On 21 February 2017, human rights defender Lena Hendry was convicted by the Magistrate’s Court in Kuala Lumpur for screening “No Fire Zone: The Killing Fields of Sri Lanka”, a film on human rights violations in Sri Lanka. She was charged on 19 September 2013 under Section 6 of the Film Censorship Act 2002.
Lena Hendry is a human rights defender and the former Programme Coordinator for Pusat KOMAS, a human rights organisation established in 1993 in Malaysia. This organisation works to empower indigenous peoples, poor people in urban areas, workers, and civil society organisations through the use of popular media.
On 21 February 2017, Lena Hendry was found guilty by a magistrate’s court in Kuala Lumpur for screening “No Fire Zone: The Killing Fields of Sri Lanka” under Section 6 of the Film Censorship Act 2002. She is currently on bail and intends to appeal the court’s decision. Her sentencing is scheduled for 22 March 2017. She faces up to three years imprisonment and/or a fine not exceeding RM 30,000 (approximately €6,600).
On 10 March 2016, The Magistrates' Court of Kuala Lumpur acquitted Lena Hendry of the charges but on 21 September 2016, the High Court in Kuala Lumpur reversed Lena Hendry’s aquittal following an appeal issued by the prosecution.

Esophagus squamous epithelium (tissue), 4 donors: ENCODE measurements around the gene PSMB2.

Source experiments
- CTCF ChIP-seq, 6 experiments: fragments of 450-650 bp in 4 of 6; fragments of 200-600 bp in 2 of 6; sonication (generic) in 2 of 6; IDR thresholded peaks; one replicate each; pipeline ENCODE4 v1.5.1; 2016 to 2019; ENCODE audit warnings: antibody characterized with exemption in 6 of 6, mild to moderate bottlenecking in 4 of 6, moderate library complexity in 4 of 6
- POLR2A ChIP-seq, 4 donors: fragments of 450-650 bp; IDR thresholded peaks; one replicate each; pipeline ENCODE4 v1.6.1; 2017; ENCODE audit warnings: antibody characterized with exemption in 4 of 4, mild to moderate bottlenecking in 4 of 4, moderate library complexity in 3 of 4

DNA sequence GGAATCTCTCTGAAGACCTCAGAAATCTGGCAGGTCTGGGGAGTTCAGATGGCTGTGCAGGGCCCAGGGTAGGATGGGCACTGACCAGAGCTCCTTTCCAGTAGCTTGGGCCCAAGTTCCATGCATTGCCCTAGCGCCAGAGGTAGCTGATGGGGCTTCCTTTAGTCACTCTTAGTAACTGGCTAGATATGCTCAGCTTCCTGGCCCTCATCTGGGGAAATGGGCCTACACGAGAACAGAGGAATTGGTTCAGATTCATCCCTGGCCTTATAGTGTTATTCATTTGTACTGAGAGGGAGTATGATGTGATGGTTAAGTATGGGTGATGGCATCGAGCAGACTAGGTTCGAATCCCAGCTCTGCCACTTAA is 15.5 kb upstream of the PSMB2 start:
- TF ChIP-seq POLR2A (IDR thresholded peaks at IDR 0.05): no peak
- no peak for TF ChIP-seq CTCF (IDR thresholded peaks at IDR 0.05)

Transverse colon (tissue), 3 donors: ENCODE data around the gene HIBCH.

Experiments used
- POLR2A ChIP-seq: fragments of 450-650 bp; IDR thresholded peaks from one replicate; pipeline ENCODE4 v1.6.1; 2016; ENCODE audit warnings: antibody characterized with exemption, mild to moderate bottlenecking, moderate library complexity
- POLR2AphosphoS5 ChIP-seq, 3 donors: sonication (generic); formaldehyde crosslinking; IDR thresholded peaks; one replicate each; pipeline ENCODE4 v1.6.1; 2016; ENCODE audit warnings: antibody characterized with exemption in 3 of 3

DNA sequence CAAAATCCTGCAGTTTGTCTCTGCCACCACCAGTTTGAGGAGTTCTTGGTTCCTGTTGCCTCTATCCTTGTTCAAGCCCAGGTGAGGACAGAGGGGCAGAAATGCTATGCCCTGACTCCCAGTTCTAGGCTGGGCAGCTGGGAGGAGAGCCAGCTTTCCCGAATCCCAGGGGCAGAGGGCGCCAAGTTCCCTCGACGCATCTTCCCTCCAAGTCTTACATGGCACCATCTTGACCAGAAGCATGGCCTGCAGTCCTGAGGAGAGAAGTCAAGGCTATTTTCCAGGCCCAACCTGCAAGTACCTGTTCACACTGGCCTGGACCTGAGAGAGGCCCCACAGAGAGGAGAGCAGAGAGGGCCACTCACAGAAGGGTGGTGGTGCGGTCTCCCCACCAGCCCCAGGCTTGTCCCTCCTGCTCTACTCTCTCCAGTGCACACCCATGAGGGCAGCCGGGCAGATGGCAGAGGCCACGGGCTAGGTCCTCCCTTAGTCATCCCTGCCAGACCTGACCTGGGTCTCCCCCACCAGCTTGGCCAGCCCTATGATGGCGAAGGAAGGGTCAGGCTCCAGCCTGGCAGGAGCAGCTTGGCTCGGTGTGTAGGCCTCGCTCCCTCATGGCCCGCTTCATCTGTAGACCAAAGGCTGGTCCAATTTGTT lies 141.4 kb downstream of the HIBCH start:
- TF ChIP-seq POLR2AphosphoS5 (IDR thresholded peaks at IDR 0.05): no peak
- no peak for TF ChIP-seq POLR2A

On 19 September 2013, Lena Hendry was charged under Section 6 of the Film Censorship Act 2002, for organising a film screening event showing a documentary entitled “No Fire Zone: The Killing Fields of Sri Lanka”, at Selangor Chinese Assembly Hall on 3 July 2013 without approval from the Film Censorship Board. The documentary details alleged human rights violations committed by the Sri Lankan military during the 2009 civil war. Lena Hendry was the first human rights defender to be charged under the law, which criminalizes the act of possessing or exhibiting films not approved by the Film Censorship Board of Malaysia.
Front Line Defenders condemns the conviction of Lena Hendry, as it believes that the charges brought against the human rights defender are directly linked to her legitimate and peaceful work in the defence of human rights, in particular in exposing human rights violations in Sri Lanka. Front Line Defenders urges the Malaysian government to repeal provisions of the Film Censorship Act 2002 that allow unnecessary and arbitrary government interference in the showing of films in Malaysia.